The plural and possessive form for “bus” can be tricky to understand. When we come across nouns like “bus” that ends with an “S,” we are left questioning whether we’re able to follow the same standard possessive rules or not. This article will explain all of your concerns!
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Buses or Bus’s or Bus’: Which Is The Correct Possessive Form?
“Bus’s” is the correct possessive form for the noun “bus.” We add an apostrophe and an “S” to the end of the word (as we would expect with most possessive forms). However, if the following word starts with an “S,” we can remove the “S” to leave us with “bus’.”
These are the singular and plural forms we need to know (along with the possessive forms you can expect to see):
“Bus” and “bus’s” are the singular forms. We only need to add an apostrophe and an “S” when writing it in this way.
The plural form follows similar rules, where “buses” is the plural, and “buses'” is the plural possessive. However, the “S” after the apostrophe is dropped here to aid with reader pronunciation, which we’ll get to later.
“Buses” is where we’ll start in this article. It’ll help you to understand how the plural form works first before we even consider the possessive options.
“Buses” is the plural form of “bus.” We use it when talking about more than one “bus” in the sentence. However, there is no possessed object relevant to the sentence when used in this way.
Like most plural forms, we use “buses” when listing more than one bus. It’s a simple form to use, and we add an “-es” to the end of the singular noun “bus.” This is done because “bus” already ends in an “S,” so we need to identify a more readable plural form.
The following examples will show you how the plural form works;
- The buses around my city are always late.
- I have to catch two different buses before I can arrive at school.
- I missed both of the buses that were supposed to stop here.
- There are so many buses in my local area, and it’s hard to choose my favorite one!
- Which of these buses do you take on your way to work?
“Buses” only ever refers to more than one “bus.”
The first possessive form we’ll touch on is the singular possessive “bus’s.”
“Bus’s” is correct when one “bus” owns an object in a sentence. “Bus” is the subject, and the noun that directly follows it becomes the possessed object of the phrase.
The rules here are fairly self-explanatory. We add an “‘s” to the end of “bus” to indicate that it’s the plural form.
Here’s how it looks:
- The bus’s passengers had to get off one stop early.
- This is the bus’s intended destination, but I don’t think it’ll be here any time soon.
- The bus’s new driver was late to the station.
- We have to find the bus’s new route before we end up going toward the closed roads!
- The bus’s wheels are busted!
“Bus’s” is correct whenever we include the object after the phrase. It means that a “bus” owns the object.
There is also an instance where the “S” is dropped after the apostrophe.
- Bus’ station
- Bus’ second passenger
Whenever the next word after “bus’s” starts with an “S,” we remove the “S” after the apostrophe. This is done to help with pronunciation of the combination, which would be too hard for many readers if all of the “S” letters are kept in.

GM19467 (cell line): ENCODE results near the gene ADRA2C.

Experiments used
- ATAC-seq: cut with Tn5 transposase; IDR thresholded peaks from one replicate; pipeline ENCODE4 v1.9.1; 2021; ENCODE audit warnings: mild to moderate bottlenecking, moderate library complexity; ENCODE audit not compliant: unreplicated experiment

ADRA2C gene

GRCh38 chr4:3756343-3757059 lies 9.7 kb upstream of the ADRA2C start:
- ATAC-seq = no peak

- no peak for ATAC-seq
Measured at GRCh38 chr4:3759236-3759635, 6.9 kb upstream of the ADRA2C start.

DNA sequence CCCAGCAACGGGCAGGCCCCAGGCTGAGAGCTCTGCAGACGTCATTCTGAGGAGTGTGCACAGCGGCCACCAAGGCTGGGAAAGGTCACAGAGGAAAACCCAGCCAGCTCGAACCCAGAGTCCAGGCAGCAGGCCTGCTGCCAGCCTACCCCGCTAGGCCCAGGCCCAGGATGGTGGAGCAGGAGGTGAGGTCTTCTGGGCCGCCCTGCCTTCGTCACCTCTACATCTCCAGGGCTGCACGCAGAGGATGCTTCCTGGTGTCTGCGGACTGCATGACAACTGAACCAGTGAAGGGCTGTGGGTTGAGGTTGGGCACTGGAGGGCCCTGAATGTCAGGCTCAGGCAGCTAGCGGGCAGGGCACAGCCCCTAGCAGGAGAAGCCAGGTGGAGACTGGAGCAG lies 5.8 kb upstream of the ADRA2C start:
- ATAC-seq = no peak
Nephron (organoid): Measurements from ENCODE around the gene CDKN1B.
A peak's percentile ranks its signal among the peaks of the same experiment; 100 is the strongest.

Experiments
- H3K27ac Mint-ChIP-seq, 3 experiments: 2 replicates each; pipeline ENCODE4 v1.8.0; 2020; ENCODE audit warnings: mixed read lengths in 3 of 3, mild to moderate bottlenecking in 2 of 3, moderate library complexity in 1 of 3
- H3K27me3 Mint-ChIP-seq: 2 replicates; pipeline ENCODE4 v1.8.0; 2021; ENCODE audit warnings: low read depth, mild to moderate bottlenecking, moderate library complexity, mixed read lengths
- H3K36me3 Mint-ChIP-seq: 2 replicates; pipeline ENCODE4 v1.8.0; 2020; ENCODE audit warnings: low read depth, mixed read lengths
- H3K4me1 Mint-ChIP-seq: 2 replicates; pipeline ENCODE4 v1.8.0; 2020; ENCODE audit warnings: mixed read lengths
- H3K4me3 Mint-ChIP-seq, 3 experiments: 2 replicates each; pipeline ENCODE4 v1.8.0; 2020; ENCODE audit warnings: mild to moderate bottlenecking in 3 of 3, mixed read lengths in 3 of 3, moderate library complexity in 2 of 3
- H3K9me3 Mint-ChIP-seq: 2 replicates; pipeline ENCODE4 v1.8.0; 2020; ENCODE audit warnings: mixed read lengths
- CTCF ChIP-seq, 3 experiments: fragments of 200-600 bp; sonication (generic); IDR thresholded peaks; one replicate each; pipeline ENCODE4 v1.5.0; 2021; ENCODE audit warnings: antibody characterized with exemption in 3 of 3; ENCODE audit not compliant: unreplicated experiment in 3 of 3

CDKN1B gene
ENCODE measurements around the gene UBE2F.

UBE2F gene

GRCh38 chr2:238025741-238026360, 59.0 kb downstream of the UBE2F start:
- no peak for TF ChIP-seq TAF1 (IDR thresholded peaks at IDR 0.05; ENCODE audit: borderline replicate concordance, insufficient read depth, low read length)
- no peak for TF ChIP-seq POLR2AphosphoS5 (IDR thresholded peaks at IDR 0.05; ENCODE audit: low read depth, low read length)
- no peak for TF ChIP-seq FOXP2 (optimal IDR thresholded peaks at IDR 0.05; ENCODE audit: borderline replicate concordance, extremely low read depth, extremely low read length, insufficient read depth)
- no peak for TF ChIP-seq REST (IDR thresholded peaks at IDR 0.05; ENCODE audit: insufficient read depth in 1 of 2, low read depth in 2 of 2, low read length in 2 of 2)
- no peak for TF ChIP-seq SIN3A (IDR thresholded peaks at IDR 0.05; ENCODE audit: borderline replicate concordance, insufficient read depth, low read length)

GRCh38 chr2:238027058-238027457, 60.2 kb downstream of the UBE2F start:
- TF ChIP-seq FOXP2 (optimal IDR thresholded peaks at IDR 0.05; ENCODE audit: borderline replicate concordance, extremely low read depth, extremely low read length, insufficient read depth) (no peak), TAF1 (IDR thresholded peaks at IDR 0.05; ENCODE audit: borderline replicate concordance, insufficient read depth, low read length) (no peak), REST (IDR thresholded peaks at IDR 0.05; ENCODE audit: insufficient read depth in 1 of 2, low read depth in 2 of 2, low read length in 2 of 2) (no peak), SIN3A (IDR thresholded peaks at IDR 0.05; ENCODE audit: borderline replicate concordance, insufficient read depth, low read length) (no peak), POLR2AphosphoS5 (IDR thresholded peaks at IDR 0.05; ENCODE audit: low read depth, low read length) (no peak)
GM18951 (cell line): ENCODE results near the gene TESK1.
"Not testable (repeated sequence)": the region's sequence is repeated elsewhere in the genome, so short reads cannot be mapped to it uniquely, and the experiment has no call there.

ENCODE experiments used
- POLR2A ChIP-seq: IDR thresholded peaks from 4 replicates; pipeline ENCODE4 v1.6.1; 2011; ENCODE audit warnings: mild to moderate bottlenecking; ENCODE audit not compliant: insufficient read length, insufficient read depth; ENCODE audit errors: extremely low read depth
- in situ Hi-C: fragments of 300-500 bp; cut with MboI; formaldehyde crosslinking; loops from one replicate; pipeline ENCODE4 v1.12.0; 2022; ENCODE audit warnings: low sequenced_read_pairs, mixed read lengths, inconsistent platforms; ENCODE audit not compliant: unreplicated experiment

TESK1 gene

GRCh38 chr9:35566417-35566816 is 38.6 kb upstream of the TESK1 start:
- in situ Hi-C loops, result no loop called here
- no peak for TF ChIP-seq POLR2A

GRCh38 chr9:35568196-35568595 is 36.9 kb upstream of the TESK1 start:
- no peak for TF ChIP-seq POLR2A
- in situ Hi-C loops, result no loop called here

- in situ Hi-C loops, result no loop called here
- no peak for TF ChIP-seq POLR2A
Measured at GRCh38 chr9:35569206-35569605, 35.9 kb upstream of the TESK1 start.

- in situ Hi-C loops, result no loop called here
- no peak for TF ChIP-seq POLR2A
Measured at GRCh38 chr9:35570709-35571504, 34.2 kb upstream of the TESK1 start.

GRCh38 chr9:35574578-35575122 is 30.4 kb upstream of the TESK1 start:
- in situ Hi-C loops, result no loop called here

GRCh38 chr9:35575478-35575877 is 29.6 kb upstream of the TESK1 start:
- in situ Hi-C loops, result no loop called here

The plural possessive form isn’t always as common as the singular possessive form. Still, it follows much of the same rules, as you’re about to find out.
“Buses'” is the correct form for the plural possessive of “bus.” We take the plural form “buses” and add an apostrophe to the end to show that multiple “buses” own an object or group of objects in the sentence.
We don’t include the extra “S” after the apostrophe here because “buses” already has two “S” letters with the two syllables in the word. One more “S” would become a mouthful for many readers. Imagine trying to pronounce “buses’s.”
Instead, we drop it, and we’re left with the following:
- Which of these buses’ new routes do you think is going to be the most effective?
- All of my buses’ drivers are kind and always greet me with a smile.
- You should find out which of the buses’ windscreens needs fixing so you know whether you’ve got the job.
- I think we should look into the buses’ timetables a little more to know when they’re coming.
- The buses’ streets are always the same because they’re forced to follow the same routes.
“Buses'” works when multiple “buses” own the same object or group of objects in a sentence. It’s not as common as the singular possessive form, but it is still grammatically correct.
Quiz: Have You Mastered Buses or Bus’s or Bus’?
A quiz will help you to understand a little more about the different forms of the word. We’ll include the answers after this section so you can compare what you’ve got.
- The (A. buses / B. bus’s / C. bus’) timetable is all over the place!
- Which of the (A. buses / B. bus’s / C. bus’) around this city can I take to get home?
- We should be riding on one of the other (A. buses / B. bus’s / C. bus’)!
- I need to find the (A. buses / B. bus’s / C. bus’) second stop because I think that’s where she’s waiting for me!
- This is the (A. buses / B. bus’s / C. bus’) only departure for the day.
“Bus’s” is the correct possessive form in most cases, and we use it to talk about one “bus” owning an object in a sentence. There are exceptions where “bus'” is correct, but only when the next word starts with an “S.” “Buses'” is correct when talking about “buses” in plural.
You may also like: Deers or Deer’s or Deers’? (Correct Possessive Explained)